Tips for Drilling Deep Holes
Drilling deep holes in some cases requires
drilling to depths of 20 times drill diameter.
Drilling to these depths causes concern
for chip evacuation and heat build up on
the tool, generating excessive wear at the
point. Consider the following factors when
drilling to these depths.
- Material to be cut and its hardness will
determine whether to use high-speed steel
M-2 or the cobalt grade M-42. Although
M-2 is the most frequently used high speed steel, M-42
is the choice when machining in the Brinell
range 296 and above.
- Tool construction must be of a heavy-duty
style, with typical web thickness of 40% to 45% of the drill diameter to maintain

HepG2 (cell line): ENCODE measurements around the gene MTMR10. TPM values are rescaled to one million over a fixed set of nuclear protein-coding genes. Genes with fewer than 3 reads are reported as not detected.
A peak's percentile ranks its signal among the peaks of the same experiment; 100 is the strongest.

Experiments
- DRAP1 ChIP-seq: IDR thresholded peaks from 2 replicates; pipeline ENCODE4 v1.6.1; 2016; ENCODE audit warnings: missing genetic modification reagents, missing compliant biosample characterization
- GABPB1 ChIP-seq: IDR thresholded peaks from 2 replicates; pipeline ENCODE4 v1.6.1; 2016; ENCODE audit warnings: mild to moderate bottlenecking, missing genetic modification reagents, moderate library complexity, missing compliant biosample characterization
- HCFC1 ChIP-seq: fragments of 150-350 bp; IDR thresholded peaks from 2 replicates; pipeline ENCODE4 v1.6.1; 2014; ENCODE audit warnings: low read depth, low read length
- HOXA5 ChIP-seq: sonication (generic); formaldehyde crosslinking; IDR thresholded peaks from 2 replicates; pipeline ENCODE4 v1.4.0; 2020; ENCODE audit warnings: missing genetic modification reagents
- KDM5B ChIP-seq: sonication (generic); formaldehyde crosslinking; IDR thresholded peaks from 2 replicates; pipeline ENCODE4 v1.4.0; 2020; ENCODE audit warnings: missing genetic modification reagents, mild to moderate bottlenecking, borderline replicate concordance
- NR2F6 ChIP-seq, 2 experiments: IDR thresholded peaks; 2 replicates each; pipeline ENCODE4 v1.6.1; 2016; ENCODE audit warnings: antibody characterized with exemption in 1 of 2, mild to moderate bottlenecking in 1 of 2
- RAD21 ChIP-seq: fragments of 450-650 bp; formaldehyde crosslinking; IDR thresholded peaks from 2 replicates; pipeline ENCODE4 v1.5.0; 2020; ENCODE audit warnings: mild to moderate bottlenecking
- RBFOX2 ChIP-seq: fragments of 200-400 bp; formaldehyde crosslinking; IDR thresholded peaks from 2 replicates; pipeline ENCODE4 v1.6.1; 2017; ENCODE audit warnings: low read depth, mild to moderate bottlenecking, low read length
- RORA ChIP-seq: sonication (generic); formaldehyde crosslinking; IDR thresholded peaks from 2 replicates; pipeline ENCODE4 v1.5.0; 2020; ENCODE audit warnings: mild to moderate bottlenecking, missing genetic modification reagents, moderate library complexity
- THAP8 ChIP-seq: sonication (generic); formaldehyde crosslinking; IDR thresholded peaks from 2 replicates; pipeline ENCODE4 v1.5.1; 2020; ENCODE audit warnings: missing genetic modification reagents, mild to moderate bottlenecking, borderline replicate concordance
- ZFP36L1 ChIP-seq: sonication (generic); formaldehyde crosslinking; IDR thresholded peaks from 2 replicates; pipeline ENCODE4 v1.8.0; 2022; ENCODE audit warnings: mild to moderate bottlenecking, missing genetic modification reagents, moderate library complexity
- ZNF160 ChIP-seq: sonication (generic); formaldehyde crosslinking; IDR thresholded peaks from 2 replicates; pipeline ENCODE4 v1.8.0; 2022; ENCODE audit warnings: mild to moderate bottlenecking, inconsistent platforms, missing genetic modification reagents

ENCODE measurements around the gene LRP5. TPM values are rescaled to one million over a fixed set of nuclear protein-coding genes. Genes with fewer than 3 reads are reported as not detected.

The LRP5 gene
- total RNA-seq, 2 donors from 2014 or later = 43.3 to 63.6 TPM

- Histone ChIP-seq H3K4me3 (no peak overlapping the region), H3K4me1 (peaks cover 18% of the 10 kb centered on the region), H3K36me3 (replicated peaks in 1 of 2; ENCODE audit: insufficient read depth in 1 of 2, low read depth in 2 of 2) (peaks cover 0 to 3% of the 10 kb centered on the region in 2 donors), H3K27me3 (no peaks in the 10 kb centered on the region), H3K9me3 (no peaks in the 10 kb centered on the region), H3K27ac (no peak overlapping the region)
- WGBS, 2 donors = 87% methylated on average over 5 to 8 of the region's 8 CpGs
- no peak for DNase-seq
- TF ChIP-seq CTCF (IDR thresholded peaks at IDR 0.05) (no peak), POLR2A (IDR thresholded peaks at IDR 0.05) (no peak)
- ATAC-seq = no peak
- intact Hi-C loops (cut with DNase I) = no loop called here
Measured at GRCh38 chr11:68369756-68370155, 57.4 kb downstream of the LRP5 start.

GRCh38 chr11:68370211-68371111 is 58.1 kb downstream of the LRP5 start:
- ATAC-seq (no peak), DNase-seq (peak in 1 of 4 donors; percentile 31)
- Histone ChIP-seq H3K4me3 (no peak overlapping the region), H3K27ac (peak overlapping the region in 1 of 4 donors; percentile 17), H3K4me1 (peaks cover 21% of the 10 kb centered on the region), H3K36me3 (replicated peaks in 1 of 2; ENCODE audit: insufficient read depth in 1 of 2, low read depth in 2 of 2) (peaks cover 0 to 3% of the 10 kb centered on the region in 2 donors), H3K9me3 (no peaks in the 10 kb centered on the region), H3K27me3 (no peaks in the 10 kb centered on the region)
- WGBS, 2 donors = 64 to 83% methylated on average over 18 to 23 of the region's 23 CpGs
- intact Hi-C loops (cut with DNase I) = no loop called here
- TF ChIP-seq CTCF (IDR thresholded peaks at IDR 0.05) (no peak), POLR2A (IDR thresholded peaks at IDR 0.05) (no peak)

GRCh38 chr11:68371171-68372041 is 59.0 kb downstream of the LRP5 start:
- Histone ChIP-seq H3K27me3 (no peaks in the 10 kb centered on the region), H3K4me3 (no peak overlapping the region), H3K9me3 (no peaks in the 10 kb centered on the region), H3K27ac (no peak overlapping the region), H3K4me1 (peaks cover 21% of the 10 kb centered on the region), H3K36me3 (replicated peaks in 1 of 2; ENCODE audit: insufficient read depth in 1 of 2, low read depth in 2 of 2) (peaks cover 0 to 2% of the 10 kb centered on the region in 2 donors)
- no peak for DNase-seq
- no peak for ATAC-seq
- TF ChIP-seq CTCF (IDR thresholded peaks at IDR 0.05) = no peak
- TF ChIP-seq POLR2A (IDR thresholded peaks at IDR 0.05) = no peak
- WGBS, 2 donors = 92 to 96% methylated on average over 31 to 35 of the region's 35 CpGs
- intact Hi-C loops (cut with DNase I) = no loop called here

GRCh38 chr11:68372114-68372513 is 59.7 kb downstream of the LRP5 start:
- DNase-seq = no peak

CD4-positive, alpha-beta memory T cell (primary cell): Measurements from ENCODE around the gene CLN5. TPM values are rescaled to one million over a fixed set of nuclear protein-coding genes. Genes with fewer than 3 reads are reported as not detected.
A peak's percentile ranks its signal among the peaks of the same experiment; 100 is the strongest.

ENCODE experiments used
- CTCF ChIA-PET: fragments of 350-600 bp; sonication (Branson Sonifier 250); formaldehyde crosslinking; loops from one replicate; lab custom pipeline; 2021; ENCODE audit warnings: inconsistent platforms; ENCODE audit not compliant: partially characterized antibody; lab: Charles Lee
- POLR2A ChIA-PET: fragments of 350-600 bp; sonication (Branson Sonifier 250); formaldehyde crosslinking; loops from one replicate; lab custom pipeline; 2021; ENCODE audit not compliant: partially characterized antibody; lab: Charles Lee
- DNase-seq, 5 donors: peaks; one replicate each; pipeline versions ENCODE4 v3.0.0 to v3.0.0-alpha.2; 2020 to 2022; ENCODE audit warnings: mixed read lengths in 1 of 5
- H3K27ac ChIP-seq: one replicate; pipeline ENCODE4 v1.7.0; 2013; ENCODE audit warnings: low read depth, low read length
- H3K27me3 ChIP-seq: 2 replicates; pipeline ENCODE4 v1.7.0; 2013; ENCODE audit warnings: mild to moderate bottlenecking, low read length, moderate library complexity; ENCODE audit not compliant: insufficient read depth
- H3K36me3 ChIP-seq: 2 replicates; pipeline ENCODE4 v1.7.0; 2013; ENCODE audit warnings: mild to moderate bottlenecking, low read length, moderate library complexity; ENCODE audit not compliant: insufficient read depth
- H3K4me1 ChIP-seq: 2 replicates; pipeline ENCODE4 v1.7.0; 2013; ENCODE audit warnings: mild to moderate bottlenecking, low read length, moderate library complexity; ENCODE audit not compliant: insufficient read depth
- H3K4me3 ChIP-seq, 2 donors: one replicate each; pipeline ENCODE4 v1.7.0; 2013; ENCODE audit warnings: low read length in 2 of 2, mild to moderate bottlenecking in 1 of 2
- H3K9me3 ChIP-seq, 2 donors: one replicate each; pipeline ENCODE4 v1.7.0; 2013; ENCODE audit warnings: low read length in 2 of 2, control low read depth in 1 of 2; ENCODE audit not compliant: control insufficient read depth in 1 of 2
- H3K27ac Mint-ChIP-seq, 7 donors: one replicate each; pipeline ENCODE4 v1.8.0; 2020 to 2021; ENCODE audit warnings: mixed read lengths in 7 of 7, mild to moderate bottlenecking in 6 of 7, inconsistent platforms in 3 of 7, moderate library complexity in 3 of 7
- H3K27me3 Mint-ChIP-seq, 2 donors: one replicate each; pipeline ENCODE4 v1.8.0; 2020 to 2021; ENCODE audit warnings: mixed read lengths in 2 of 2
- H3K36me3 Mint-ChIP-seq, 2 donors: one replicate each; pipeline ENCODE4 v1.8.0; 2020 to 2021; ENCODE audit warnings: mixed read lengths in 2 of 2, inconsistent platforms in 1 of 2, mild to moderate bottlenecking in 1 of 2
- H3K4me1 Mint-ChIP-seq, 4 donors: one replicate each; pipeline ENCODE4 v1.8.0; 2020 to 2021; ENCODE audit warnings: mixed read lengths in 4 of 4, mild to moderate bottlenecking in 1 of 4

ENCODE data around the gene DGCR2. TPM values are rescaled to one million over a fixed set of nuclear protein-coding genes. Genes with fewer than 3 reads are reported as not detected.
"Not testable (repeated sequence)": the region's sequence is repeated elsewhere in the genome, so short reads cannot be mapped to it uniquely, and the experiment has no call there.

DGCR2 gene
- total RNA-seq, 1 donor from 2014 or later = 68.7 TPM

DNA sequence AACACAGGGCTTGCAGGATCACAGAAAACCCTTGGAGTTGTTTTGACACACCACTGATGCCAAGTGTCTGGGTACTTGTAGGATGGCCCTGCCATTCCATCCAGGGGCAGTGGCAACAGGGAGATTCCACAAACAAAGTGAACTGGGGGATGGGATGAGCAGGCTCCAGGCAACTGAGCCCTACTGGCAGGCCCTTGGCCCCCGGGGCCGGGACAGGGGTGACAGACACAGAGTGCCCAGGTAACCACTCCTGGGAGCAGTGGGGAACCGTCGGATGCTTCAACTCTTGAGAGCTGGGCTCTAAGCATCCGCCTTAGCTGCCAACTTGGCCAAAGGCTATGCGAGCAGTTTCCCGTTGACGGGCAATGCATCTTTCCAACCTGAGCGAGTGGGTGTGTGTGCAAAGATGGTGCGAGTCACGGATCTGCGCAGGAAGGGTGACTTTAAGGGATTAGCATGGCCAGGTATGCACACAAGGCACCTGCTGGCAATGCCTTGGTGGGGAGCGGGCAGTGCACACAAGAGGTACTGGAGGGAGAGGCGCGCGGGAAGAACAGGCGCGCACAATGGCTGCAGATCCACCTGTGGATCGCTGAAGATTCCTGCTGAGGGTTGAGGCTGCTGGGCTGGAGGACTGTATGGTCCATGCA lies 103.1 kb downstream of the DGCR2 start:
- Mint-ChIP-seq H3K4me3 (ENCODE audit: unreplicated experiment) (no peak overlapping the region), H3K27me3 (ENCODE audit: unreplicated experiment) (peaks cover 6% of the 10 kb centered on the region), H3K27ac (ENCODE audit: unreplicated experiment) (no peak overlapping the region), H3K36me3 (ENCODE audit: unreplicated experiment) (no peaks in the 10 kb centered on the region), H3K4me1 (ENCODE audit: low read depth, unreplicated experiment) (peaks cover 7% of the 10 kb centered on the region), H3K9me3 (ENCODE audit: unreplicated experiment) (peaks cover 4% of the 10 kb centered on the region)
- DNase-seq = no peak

rigidity over the long flute length.
- Helix angles of 36° to 38° are common
to efficiently evacuate chips up the flutes.
- Points are generally 135° heavy-duty
and split, sometimes referred to as crankshaft
- Consider other flute styles including
- When calculating OAL consider the
reach length, amount of re-sharpening required,
bushing or fixture length, and part
- Minimize excessive overhang.
- Drill points should always be kept sharp.
- Proper lubrication is critical and coolant
should be well filtered.
- The most critical machining function is
the evacuation of chips, drilling depth, and
the critical path of chip evacuation as well
as knowing when to withdraw the tool before
the chips get hot and anneal the tool.
- For controlling the chip, chose the right
feeds and speeds. In general, 50 to 65
SFM is standard. The feed will depend on
the tool diameter. If the chip is long and
stringy, increase feeds until chip is broken
into smaller pieces.
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